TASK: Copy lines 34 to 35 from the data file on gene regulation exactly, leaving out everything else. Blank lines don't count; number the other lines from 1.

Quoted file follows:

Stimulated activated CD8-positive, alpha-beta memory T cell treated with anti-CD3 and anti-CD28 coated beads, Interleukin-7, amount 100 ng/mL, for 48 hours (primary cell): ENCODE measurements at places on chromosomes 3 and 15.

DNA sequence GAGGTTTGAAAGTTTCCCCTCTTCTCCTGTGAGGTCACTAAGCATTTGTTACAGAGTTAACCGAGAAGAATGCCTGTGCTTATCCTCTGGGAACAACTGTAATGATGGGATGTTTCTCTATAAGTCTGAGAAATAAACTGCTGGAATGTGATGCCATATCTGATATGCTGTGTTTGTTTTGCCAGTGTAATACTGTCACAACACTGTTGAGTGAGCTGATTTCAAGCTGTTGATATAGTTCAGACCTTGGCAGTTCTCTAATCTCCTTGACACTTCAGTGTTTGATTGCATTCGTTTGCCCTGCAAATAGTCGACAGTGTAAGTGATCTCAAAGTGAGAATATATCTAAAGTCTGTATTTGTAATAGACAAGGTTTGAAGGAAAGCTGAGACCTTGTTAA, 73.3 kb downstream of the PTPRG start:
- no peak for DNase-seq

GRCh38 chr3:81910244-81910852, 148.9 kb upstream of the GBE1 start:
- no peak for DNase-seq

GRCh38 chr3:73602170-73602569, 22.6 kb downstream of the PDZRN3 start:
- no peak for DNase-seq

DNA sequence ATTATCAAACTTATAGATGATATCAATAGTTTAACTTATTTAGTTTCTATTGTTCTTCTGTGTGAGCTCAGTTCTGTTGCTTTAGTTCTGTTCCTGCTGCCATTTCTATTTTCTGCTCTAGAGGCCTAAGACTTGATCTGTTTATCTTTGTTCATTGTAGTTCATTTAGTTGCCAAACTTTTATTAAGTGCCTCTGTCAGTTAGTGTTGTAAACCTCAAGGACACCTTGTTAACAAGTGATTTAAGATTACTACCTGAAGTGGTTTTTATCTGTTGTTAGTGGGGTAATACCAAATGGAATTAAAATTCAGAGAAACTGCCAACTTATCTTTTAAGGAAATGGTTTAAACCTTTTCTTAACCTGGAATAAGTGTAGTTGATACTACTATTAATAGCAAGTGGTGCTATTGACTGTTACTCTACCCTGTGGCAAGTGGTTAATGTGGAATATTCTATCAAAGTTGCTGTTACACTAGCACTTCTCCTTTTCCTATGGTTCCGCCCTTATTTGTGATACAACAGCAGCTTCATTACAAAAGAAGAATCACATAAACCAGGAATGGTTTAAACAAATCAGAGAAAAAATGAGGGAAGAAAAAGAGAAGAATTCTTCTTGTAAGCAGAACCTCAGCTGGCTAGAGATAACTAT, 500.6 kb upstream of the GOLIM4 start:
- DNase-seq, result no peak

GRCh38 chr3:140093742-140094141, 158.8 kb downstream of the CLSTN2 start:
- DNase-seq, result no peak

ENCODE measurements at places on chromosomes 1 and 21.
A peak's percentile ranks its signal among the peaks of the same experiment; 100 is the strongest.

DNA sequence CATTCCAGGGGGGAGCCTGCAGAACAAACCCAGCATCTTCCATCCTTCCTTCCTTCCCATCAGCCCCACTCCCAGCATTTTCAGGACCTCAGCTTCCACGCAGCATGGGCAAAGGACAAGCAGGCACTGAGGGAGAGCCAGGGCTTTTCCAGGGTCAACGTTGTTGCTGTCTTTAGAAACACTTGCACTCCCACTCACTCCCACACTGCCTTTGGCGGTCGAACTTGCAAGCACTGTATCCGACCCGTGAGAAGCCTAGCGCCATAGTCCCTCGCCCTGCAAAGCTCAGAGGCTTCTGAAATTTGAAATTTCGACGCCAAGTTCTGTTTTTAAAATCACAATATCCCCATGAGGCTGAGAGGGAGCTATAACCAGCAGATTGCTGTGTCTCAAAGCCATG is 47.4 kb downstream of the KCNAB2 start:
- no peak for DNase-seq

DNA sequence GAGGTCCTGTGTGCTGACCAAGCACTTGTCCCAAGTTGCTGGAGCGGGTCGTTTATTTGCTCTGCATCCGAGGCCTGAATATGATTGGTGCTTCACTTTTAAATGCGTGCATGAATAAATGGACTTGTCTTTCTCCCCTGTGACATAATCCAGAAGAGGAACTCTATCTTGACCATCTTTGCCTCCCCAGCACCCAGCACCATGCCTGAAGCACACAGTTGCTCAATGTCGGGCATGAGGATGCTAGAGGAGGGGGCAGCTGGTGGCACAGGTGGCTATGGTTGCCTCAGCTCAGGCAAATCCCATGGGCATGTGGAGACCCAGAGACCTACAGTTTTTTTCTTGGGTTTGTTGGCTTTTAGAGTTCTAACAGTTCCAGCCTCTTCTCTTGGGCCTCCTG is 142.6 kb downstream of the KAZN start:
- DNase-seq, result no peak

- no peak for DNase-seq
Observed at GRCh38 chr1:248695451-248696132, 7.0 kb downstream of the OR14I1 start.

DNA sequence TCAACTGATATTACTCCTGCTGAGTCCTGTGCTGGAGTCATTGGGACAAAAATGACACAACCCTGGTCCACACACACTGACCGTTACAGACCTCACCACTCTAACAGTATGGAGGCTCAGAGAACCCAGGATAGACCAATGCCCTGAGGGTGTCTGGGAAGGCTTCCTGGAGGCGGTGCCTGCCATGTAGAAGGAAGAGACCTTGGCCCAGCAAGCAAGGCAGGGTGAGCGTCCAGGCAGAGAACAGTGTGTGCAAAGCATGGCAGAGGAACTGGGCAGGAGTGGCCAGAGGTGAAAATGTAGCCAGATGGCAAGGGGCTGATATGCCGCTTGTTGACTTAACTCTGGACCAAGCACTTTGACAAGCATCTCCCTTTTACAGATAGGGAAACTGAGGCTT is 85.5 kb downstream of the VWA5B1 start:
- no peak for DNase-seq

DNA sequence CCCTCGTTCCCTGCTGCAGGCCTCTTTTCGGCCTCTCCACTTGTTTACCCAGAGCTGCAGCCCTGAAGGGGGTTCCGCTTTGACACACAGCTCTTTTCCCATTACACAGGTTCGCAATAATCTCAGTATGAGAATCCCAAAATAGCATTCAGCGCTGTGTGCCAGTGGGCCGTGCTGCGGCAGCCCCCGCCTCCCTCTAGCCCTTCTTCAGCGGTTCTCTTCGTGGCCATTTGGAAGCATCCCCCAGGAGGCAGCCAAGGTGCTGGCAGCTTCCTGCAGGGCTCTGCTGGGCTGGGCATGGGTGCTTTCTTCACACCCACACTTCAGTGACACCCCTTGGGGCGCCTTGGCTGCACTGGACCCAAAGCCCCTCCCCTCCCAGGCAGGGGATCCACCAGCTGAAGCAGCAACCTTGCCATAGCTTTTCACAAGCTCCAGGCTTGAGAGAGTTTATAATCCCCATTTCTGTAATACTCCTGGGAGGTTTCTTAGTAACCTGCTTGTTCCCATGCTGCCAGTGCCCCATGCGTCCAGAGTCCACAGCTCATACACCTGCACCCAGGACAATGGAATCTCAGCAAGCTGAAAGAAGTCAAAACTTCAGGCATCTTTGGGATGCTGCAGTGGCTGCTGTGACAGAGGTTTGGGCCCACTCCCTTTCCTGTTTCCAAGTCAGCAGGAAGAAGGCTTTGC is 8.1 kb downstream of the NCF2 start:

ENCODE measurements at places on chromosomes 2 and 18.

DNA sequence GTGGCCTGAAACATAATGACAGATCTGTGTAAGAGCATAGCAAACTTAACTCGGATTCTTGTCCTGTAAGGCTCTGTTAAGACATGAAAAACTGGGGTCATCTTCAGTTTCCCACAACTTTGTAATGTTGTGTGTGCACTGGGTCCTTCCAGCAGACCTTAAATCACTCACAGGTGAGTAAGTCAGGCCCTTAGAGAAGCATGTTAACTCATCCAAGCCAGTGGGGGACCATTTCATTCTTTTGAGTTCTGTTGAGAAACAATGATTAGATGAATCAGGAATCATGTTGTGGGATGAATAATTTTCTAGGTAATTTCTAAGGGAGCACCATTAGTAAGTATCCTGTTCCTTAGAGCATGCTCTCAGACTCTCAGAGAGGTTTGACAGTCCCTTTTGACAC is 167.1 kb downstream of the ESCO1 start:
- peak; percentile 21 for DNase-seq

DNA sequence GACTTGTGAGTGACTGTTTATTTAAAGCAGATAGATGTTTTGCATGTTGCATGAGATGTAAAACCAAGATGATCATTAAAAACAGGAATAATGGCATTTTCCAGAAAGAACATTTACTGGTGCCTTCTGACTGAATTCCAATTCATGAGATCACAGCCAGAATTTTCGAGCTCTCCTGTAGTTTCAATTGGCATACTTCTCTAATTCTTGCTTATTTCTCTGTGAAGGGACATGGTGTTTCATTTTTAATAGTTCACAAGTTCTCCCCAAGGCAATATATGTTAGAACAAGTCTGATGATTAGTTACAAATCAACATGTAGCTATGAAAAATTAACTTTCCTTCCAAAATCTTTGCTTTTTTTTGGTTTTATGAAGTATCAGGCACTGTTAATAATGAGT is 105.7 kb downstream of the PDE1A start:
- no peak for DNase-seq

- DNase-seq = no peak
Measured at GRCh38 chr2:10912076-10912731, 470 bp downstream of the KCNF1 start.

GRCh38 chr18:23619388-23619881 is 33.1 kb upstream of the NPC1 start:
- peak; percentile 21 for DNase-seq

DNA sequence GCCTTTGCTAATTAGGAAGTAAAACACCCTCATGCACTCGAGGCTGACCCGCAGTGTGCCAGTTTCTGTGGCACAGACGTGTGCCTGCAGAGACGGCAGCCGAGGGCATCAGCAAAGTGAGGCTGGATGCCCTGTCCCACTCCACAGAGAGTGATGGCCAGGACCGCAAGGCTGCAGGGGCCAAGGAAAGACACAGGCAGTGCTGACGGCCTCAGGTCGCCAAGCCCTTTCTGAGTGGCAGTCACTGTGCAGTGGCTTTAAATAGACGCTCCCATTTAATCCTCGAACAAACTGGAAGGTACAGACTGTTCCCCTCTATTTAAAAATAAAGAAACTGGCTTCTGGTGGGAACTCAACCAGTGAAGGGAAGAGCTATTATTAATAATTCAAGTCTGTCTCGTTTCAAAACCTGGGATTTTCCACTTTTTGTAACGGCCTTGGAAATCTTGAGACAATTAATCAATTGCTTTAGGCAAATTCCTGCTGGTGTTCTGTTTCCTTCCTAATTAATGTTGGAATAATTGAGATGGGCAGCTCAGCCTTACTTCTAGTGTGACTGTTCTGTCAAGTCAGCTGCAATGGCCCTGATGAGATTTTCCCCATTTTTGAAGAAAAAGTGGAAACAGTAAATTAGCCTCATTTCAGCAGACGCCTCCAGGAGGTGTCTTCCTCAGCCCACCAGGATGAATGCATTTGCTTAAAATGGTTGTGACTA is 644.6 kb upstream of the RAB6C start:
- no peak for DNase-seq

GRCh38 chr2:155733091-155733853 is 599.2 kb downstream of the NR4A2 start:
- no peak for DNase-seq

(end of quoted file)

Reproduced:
GRCh38 chr2:155733091-155733853 is 599.2 kb downstream of the NR4A2 start:
- no peak for DNase-seq